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Global Market “Risk-on” or “Risk-off”?

Things are happening just like we said it would. In our latest market commentary video we said that you would hear some negative things about the market and economy and the market will increase in volatility. It should come as no surprise to those that listened because that’s exactly what is happening. Over the past week I’ve heard and read a lot of bearish comments about the economy and stock market . . . from rising rates will destroy the bull market to the notion that we are still recovering from the 2008 recession.  I hope you listened to the video and are heeding our advice as it shed light on how you should be reacting to what’s happening. To continue along the same theme in that market commentary video, there is a term in the market known as “risk-on” “risk-off.” When the market is “risk-on” people are more optimistic, the market is
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Categories: Markets and Strategy.

The Return of the Global Markets

The following is a portion of Iron Gate Global Advisors letter to clients. We removed specific investment advice, stock reviews and advice. That is for our clients only. For more information contact Brett Pattison at brett@igga.dev.  As the name of our firm mentions, we are global investors. We like to search the globe for those markets, countries and companies that are cheap (from a valuation perspective) and poised to grow. Over the past three years we have been allocated primarily to the good ole U.S. of A. This has turned out to be the right decision as the U.S. market (S&P 500) has out-performed the other global markets by 58.95%. The table below shows you the 2011 – 2014 performance numbers for the global markets. As we entered 2015 Brian and I talked with one another, and many of you, about the real possibility that the U.S. markets incredible streak
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Categories: Markets and Strategy.

Buy and Hold vs. Timing the Market: Which one is better?

There is debate that has been going on for decades and decades. Of course the two sides of the debate both think they are correct  when answering the question which is more profitable, buy and hold or timing the market? Before I give you my thoughts and answer that question,(which is probably different than any answer you have heard before), let me attempt to make an argument for both. Buy and Hold To make sure we’re all on the same page buy and hold would mean buying a stock, ETF, or mutual fund at a price you are comfortable with and never selling it. That definition seems obvious and the concept seems simple. However, it’s probably one of the hardest investment techniques for most people. Emotions, fear, and lack of discipline are just a few reasons why people have a hard time staying true to the buy and hold investment style. Below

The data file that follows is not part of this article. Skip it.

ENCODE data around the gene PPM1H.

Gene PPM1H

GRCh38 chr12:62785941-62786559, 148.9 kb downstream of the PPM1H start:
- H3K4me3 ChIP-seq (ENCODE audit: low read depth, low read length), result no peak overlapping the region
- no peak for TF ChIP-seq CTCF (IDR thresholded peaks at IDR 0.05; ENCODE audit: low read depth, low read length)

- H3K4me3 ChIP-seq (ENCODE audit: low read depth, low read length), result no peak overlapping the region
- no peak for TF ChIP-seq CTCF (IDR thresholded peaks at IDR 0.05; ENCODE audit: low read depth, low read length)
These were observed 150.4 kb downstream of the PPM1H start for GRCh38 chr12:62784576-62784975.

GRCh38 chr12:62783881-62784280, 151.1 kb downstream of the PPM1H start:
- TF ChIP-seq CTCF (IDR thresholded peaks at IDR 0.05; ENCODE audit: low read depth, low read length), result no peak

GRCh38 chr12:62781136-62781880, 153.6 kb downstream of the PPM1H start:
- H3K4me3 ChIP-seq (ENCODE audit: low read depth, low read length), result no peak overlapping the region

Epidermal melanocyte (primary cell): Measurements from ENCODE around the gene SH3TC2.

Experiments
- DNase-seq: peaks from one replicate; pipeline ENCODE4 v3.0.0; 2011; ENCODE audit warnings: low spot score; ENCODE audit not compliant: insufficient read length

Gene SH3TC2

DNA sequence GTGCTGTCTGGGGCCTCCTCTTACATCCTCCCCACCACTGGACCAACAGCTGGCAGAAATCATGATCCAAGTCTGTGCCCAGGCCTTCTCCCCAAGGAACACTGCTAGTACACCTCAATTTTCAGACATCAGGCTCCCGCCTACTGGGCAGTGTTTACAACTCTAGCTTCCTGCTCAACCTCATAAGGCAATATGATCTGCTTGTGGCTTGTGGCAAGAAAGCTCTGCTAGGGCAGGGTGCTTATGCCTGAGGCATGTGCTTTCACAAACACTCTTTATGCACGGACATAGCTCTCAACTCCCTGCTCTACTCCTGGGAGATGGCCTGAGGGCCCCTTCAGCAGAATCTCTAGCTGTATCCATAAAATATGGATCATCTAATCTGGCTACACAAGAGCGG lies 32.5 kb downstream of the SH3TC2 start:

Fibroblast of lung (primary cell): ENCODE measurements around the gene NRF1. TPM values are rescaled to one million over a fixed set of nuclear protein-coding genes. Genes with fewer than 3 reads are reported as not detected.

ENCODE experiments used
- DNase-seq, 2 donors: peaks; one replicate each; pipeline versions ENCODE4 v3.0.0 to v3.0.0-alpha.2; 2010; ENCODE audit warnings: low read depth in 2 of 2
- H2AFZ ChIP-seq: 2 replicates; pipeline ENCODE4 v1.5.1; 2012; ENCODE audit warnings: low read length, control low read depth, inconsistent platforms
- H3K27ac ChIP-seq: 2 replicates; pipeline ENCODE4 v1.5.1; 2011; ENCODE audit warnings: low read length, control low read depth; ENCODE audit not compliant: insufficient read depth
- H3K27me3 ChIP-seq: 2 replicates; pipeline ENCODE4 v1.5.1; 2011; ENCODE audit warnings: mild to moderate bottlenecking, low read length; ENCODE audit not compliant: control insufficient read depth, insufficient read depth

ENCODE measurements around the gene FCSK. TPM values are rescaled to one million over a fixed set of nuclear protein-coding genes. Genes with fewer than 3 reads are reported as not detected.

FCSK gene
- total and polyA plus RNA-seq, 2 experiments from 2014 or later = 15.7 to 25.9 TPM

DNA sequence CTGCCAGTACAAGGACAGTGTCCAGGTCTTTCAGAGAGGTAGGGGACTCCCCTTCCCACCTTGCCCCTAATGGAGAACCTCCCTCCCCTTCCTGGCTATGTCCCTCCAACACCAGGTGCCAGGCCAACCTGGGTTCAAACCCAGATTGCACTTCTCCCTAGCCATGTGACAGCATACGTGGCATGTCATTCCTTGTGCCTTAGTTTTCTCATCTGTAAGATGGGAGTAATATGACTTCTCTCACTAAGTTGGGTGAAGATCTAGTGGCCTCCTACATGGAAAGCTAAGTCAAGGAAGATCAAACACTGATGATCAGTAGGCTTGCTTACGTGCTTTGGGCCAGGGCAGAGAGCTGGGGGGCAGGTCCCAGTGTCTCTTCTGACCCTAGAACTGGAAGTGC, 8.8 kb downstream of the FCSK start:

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Categories: Markets and Strategy.

A Glimpse at the Global Markets

Global Markets For the past two years the U.S. market has crushed the rest of the globe! The U.S. (S&P 500) is up 42% compared to 15% for Developed Non-U.S. (Europe, Asia, Australia) and -3.5% for the Emerging Markets (China, Brazil, India, etc.). While no one knows when the rest of the globe will catch or even pass the U.S. the returns year to date are interesting. Below is a chart highlighting the returns of the global markets.   As far as the global PE ratios go, here is a brief list. This list highlights the opportunities from a price perspective. While we remain cautious of some areas of the globe, there’s no doubt that there are some great potential opportunities beyond the U.S. United States – 20.3 China – 10.1 Japan – 16.6 India – 19.1 Europe – 18.7 The Good Ole’ U.S. of A.  According to historical probabilities
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Categories: Markets.

Battle of the indexes: Equal Weighted vs. Market Cap Weighted

The S&P 500 is one of the most quoted indexes in the world. It tracks the largest companies in the U.S. and has become one of the most popular indexes for not only stock market returns but also for comparing performance against (often referred to as a benchmark). It’s become so popular that people have made it a staple in a portfolios by buying an S&P 500 ETF or mutual fund. While plenty of people follow the index, few people actually understand how it’s constructed. The S&P 500 is a market capitalization weighted index. Here’s a quick definition: A type of market index whose individual components are weighted according to their market capitalization, so that larger components carry a larger percentage weighting.  So what does this really mean? It means that as companies grow larger and larger (think Apple or Exxon) they comprise more and more of the S&P 500
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Categories: Markets and Strategy.

A Historical Look at October

Historians! Here’s a quick glance at some of the markets historical October facts. This historical information helps IGGA build portfolios based on probabilities pomme not possibilities. Since 1928 the S&P 500 averages a .4% return. Many famous market drops have cheap mlb jerseys occurred in October including the 1929 and 1987 crashes. October typically ends the six worst months out of the year. This means it’s typically a Metz great cheap nba jerseys time to be a buyer SUSPECTED? for the November – April cheap nba jerseys cycle. Because of its historical Friday low performance, October provides a great cheap jerseys opportunity cheap jerseys to sell out of the money options spreads.  
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Categories: Markets.
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